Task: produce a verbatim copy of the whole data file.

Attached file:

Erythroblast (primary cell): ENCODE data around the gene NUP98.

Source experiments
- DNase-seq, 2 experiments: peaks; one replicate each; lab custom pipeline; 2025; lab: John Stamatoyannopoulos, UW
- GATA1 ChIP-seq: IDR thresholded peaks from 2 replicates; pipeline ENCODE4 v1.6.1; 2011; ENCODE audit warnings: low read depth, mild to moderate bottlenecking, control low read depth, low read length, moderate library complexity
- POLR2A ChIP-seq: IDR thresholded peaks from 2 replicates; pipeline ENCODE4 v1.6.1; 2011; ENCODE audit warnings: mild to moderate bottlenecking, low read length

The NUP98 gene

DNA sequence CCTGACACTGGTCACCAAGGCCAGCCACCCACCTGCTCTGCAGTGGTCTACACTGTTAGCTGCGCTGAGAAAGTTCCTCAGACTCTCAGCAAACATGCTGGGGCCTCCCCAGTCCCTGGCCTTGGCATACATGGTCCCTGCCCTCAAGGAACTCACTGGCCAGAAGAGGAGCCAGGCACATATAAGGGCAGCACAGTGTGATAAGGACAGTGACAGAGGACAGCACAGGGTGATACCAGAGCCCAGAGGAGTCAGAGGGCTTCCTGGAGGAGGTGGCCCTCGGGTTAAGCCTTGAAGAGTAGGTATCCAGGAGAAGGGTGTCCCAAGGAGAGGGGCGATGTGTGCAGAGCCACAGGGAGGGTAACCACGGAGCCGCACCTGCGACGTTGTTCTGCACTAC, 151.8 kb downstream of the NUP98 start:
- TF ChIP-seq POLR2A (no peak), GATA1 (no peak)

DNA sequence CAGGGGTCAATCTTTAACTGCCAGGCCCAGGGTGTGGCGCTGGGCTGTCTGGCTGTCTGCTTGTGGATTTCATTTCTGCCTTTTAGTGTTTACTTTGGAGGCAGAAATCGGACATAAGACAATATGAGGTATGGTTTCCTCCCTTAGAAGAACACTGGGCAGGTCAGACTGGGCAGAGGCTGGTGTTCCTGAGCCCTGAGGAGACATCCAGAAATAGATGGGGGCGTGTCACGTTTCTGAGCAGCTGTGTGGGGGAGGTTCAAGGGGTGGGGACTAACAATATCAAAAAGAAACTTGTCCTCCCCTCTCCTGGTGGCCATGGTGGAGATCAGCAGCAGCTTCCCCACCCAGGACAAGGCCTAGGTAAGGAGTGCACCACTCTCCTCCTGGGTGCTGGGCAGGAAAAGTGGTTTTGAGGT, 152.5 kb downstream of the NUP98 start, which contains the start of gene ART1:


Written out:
Erythroblast (primary cell): ENCODE data around the gene NUP98.

Source experiments
- DNase-seq, 2 experiments: peaks; one replicate each; lab custom pipeline; 2025; lab: John Stamatoyannopoulos, UW
- GATA1 ChIP-seq: IDR thresholded peaks from 2 replicates; pipeline ENCODE4 v1.6.1; 2011; ENCODE audit warnings: low read depth, mild to moderate bottlenecking, control low read depth, low read length, moderate library complexity
- POLR2A ChIP-seq: IDR thresholded peaks from 2 replicates; pipeline ENCODE4 v1.6.1; 2011; ENCODE audit warnings: mild to moderate bottlenecking, low read length

The NUP98 gene

DNA sequence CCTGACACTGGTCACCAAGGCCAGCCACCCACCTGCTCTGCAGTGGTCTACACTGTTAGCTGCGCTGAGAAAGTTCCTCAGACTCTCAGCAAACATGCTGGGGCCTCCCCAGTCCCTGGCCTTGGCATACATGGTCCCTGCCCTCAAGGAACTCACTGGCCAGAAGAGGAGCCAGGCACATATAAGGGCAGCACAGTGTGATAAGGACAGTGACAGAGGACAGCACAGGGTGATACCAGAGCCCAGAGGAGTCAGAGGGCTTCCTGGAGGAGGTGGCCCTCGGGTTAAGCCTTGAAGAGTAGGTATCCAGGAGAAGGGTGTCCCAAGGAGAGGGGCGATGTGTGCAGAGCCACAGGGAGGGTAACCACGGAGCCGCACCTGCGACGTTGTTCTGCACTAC, 151.8 kb downstream of the NUP98 start:
- TF ChIP-seq POLR2A (no peak), GATA1 (no peak)

DNA sequence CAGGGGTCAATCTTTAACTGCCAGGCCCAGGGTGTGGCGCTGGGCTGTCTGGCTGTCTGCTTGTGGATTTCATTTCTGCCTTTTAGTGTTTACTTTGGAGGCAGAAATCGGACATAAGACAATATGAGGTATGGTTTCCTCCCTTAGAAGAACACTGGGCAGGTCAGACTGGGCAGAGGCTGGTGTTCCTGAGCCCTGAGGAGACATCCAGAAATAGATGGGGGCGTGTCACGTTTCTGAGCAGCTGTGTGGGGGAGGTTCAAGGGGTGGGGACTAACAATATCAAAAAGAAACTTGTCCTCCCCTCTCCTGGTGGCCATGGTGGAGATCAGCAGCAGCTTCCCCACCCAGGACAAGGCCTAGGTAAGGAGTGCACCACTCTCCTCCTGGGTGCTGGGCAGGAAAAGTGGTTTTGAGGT, 152.5 kb downstream of the NUP98 start, which contains the start of gene ART1: